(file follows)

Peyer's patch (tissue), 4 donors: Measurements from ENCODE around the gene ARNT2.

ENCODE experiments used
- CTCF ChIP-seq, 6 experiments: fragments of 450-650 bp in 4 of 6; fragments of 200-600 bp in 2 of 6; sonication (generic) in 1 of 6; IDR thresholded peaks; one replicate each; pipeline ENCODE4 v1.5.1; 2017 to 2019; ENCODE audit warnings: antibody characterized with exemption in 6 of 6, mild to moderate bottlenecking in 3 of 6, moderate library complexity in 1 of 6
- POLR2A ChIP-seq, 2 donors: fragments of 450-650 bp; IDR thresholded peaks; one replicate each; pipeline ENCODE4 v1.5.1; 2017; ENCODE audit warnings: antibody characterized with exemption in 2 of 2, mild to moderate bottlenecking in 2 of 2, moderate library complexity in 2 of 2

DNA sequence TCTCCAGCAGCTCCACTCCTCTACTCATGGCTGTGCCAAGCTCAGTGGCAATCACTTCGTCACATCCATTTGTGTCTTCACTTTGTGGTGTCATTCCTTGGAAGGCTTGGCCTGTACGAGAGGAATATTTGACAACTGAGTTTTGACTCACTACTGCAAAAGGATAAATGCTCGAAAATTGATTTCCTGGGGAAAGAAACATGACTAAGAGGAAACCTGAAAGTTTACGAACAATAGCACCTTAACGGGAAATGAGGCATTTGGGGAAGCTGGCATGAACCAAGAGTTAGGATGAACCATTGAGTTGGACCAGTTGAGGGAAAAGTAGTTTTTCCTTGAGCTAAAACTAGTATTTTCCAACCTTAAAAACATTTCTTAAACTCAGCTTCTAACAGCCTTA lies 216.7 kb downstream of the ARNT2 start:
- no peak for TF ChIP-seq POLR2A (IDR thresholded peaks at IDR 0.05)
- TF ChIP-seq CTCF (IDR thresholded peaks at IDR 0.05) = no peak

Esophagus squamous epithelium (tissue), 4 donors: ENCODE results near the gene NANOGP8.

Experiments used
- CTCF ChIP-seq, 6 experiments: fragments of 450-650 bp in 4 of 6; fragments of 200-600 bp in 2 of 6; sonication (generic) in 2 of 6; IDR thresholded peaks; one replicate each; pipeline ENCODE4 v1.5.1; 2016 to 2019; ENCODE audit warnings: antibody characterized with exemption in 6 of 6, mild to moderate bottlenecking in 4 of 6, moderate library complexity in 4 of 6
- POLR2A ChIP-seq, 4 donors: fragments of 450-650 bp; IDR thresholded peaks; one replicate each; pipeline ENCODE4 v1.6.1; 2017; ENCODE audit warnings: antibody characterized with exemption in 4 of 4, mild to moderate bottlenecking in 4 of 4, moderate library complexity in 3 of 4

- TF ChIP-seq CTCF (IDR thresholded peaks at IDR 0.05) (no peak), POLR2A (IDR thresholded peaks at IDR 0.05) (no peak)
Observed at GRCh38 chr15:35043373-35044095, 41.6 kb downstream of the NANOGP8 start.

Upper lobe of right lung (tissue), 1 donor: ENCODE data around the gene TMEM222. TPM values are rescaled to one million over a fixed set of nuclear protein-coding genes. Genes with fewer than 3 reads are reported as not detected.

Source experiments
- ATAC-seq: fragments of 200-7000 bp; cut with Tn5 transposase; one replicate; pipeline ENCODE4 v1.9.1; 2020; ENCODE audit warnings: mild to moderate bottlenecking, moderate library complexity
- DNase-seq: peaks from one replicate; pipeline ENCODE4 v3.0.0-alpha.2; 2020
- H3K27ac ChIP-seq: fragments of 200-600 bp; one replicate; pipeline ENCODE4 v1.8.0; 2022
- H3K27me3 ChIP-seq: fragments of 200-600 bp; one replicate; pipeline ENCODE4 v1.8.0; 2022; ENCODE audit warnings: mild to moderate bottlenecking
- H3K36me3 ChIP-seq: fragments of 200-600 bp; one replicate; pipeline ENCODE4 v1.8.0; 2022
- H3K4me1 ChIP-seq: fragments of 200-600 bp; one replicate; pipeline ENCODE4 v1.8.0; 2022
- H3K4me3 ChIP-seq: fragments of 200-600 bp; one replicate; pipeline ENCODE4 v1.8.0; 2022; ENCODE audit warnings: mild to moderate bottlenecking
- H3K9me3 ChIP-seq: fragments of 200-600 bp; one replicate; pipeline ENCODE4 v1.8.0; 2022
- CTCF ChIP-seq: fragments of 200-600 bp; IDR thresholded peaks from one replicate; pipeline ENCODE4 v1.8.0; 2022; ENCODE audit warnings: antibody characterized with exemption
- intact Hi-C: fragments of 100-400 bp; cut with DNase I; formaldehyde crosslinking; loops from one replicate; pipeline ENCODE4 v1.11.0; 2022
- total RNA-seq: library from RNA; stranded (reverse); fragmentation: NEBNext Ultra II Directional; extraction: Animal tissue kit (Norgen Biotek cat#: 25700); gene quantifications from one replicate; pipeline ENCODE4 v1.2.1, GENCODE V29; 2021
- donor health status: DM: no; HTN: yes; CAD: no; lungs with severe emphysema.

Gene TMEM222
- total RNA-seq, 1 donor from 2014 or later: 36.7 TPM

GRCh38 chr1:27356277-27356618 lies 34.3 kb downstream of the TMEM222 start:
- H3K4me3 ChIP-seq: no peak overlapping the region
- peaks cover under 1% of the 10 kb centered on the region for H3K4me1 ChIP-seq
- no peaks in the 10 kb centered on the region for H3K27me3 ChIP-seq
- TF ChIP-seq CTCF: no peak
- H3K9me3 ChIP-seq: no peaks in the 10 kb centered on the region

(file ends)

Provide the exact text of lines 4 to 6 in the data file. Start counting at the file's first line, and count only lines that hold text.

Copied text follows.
- POLR2A ChIP-seq, 2 donors: fragments of 450-650 bp; IDR thresholded peaks; one replicate each; pipeline ENCODE4 v1.5.1; 2017; ENCODE audit warnings: antibody characterized with exemption in 2 of 2, mild to moderate bottlenecking in 2 of 2, moderate library complexity in 2 of 2

DNA sequence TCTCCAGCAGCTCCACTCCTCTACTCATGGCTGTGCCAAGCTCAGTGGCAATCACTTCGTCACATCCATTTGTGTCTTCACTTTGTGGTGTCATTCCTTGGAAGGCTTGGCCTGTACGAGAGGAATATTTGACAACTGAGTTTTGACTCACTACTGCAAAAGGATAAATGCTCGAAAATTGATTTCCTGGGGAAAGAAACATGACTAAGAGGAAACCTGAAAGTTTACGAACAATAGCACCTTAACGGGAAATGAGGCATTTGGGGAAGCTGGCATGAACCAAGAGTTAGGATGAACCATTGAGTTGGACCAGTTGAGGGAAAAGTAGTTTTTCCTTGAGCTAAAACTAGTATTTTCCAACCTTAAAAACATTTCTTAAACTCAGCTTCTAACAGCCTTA lies 216.7 kb downstream of the ARNT2 start:
- no peak for TF ChIP-seq POLR2A (IDR thresholded peaks at IDR 0.05)